Margaret: Shielding my eyes from what Sophie wrote above, for fear of drowning in mine own tears, here is what I love about her. First, I love her unstinting generosity, which is apt because it’s the quality that took us from internet friends to more-IRL-internet friends — I commented, with lust in my heart, on a picture of challah she’d baked, and she immediately replied “What’s your address? I can send you one!” And she is like this with everything — from material goods to the sustaining intangibles: love, time, and attention. If you are someone she cares about, you will be showered with all of them, in proportion to your needs, in directly the style you most prefer. It is a wonderful quality from which to benefit, and a joyful quality to behold directed at others. Second, I would die without her important corollary skill: knowing how and when to be kind to herself — and when to encourage me to do the same. I can’t overstate what a valuable quality it is in a partner. She always checks in — “Are we doing okay?” “You know, we do not have to do all 8 of these things. We can do just one.” “Will we need some time off here?” Without the guiding hand of Sophie’s emotional resource management, I would have burned myself out on this project in six months. It’s an incredible model to have — someone who’s generous with herself as often as she can be, but realistic about what that generosity costs, and capable of adjusting plans accordingly, and being frank about her needs. I am a better and happier person for getting to observe that emotional ecosystem firsthand. And, finally, I’m going to say that I love her curatorial instincts. It’s not merely the things that she finds, it’s the insightful ways that she places them in relation to one another so that they all shine the brighter that consistently bowls me over. I think my favorite example of this is her Spotify mixes — both this one, on duets, and this one, aptly named “Autumnal Ennui & Luxury” are stellar examples. Ugh and although I was only supposed to name three, I’m naming four, because “what a great mom she is” does not count as a quality of Sophie, but is a suite of stellar qualities beautifully applied in ways I admire daily, so I am compelled to mention it.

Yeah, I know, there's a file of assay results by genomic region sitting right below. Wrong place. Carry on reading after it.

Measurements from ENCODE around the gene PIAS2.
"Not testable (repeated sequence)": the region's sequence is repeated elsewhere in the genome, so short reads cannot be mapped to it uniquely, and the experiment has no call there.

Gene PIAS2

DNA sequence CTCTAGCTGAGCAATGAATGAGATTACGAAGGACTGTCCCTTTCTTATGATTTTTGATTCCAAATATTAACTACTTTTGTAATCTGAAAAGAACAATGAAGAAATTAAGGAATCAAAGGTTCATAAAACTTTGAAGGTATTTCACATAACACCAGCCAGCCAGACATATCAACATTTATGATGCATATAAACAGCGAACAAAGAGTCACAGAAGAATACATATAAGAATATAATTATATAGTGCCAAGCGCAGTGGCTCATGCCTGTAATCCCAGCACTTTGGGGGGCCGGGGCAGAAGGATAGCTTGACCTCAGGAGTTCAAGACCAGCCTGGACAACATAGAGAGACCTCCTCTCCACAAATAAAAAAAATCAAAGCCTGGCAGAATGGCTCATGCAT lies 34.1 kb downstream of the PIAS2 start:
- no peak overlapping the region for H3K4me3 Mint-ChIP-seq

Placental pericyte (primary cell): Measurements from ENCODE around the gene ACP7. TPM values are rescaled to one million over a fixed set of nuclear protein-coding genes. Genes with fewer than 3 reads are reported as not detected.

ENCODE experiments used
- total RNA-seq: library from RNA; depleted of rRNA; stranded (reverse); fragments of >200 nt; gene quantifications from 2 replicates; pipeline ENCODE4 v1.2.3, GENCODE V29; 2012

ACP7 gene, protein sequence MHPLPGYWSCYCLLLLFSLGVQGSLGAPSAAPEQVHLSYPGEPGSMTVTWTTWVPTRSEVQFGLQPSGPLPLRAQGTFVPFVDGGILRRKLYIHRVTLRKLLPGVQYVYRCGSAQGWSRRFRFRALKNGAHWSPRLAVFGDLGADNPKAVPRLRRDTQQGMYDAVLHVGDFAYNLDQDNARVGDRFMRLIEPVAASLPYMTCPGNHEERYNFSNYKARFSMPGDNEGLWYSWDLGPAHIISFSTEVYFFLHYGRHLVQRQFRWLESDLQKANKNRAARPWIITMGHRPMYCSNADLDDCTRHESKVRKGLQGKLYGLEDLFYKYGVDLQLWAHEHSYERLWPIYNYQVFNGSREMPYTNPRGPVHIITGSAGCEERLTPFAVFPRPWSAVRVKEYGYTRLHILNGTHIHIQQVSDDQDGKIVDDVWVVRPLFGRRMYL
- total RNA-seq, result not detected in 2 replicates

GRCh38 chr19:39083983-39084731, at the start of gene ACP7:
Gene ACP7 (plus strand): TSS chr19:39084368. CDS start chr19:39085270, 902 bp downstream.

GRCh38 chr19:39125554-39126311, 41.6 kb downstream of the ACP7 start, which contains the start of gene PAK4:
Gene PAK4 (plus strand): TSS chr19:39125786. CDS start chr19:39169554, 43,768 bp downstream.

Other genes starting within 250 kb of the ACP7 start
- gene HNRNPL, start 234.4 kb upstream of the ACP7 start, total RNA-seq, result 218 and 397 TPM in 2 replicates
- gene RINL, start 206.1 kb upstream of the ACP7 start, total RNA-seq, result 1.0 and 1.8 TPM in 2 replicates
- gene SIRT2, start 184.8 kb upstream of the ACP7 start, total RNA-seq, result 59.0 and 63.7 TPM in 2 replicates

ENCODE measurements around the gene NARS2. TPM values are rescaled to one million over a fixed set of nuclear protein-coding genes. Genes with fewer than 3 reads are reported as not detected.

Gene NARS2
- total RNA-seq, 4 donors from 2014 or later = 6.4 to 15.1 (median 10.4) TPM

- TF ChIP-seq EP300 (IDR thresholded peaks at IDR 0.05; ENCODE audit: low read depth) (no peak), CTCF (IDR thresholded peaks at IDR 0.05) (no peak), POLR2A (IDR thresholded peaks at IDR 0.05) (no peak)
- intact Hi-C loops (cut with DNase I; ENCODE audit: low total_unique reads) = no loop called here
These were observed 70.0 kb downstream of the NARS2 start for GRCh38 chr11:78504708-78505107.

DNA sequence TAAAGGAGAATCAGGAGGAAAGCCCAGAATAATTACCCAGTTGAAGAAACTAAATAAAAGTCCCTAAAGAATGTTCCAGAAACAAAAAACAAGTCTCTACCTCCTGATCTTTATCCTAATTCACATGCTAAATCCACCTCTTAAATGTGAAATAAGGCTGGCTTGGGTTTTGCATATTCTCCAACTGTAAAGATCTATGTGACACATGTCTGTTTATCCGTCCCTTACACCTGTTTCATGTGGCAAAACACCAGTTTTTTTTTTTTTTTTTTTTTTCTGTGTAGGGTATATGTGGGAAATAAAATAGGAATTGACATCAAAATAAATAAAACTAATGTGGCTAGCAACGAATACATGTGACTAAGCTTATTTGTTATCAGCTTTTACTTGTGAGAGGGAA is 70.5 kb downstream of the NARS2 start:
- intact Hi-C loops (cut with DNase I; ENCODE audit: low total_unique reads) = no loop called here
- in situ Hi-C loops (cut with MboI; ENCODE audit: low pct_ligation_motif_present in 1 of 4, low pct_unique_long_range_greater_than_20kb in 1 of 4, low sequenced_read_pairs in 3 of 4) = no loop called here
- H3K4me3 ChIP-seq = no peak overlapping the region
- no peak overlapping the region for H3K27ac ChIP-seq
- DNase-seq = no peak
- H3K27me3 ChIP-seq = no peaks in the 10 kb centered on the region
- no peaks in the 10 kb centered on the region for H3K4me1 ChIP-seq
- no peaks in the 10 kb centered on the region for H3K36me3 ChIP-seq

ALSO can there be some kind of recipe from Dame Sophie??
I’m happy to share two no-fail desserts that are always big hits with crowds of all ages. They both make substantial cakes (they can be split into smaller pans) and improve with age, which is handy if you need to make one a couple of days in advance.
The first is one I’ve been baking quite a lot recently, the one true honey cake from Smitten Kitchen. If you’re Jewish (or even just Ashkenormatively Jew-ISH), you’ve probably suffered through many bone-dry, sad, flavorless honey cakes at this time of year (we eat them to usher in a sweet new year). This one is moist, dense and rich with all the warm, spicy flavors of fall. I’ve tweaked the recipe slightly, sifting the dry ingredients together before adding the wet ingredients, pre-mixed in another bowl, all in one go. I also throw in the zest from the oranges I squeeze for the juice, and if I want to be maximally clever with boosting the orange flavor, the tea I brew for the batter is The Greatest Widely Available Tea, Constant Comment. (I haven’t made this just-published Russian Honey Cake yet, but you’d better believe it’s on my list!) [She has, however, successfully modified this honey cake to use molasses instead of honey for our favorite British vegan, so holler at Dame S. on Twitter for that how-to. — M.]